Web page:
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Tax Talk with George Saenz

Ask the tax adviser

No limit to Medicare taxes

Dear Tax Talk:
Is there a cutoff (like Social Security) where Medicare is not taken out of an employee's pay?

Dear Michael:
It used to be that Social Security and Medicare were applied to the same wage base limit. The law was changed starting in 1991 so that Medicare cut out at a higher limit. In 1994, the law changed to eliminate a maximum wage base for Medicare.

Social Security is withheld from an employee at the rate of 6.2 percent on the first $84,900 in earnings from the same employer in 2002. Medicare tax is withheld at the rate of 1.45 percent on all wages without a limit. The employer matches the contributions.

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A self-employed individual pays double these rates on their net earnings from self-employment. A self-employed individual can deduct one-half of the self-employment tax in computing taxable income; an employee gets no deduction. When an individual retires, up to 85 percent of Social Security benefits are taxable depending on other income; Medicare benefits are not taxable.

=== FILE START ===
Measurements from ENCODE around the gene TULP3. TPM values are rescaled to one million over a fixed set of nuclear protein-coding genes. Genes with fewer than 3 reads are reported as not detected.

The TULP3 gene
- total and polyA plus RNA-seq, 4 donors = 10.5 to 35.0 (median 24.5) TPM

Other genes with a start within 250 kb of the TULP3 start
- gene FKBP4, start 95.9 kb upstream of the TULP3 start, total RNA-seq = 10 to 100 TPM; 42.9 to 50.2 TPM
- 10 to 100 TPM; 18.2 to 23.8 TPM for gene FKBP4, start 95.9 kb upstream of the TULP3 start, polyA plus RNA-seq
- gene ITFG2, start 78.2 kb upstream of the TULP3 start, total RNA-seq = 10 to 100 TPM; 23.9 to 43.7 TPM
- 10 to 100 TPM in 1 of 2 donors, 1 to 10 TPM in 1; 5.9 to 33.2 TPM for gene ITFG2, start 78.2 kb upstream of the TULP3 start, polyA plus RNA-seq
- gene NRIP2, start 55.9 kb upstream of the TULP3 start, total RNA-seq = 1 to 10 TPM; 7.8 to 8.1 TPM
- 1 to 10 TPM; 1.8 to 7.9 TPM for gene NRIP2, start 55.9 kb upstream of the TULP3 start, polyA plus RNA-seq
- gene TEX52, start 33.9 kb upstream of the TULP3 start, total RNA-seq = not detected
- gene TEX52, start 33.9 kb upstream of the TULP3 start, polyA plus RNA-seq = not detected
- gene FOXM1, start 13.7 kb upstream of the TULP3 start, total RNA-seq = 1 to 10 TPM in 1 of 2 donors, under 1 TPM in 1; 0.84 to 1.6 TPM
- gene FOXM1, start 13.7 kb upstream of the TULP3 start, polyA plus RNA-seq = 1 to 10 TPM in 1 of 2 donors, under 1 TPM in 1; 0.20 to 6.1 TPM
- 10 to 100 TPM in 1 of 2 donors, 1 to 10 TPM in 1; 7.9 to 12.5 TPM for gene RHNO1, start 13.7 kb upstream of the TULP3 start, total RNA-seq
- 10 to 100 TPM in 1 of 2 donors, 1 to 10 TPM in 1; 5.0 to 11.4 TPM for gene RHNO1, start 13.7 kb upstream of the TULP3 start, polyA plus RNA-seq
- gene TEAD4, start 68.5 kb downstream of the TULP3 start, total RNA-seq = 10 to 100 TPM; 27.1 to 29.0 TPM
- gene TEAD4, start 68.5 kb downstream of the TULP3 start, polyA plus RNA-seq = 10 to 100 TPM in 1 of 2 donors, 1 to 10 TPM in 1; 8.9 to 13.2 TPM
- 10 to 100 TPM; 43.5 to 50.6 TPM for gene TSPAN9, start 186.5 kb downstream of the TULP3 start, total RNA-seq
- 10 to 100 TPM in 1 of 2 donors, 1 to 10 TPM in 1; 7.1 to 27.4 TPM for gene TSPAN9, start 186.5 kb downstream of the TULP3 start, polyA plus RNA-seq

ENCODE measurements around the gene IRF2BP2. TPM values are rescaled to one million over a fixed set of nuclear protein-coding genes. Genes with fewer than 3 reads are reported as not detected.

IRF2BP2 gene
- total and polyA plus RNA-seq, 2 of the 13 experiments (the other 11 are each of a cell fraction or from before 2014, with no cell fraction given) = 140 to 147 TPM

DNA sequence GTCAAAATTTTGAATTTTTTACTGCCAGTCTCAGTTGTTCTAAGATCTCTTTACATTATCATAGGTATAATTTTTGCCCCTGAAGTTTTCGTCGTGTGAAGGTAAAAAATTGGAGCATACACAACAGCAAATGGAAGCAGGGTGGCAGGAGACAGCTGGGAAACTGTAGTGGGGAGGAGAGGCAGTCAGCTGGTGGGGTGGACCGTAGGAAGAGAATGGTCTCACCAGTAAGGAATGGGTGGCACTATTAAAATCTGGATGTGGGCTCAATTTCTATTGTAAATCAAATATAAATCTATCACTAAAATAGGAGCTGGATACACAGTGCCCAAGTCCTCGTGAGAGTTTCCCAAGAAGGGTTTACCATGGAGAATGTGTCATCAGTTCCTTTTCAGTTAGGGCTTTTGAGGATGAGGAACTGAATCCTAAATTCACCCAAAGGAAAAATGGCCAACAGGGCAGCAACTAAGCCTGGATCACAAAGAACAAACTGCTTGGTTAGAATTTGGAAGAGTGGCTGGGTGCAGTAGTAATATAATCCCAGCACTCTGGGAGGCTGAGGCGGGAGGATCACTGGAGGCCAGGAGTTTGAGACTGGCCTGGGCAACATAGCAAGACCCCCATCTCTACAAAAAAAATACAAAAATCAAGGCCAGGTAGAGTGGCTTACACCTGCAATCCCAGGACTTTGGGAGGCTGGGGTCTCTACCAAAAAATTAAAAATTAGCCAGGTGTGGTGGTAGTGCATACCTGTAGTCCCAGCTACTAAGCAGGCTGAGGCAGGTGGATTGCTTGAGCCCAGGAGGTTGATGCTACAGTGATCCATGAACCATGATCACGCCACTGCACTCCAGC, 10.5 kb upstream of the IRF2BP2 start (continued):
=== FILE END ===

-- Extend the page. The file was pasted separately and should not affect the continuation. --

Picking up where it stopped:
Although an employee cannot avoid the Medicare tax, a self-employed individual can effectively cap the limit by incorporating. This makes some sense to a self-employed individual as it represents an almost 3 percent tax savings.

-- Posted: Aug. 13, 2002

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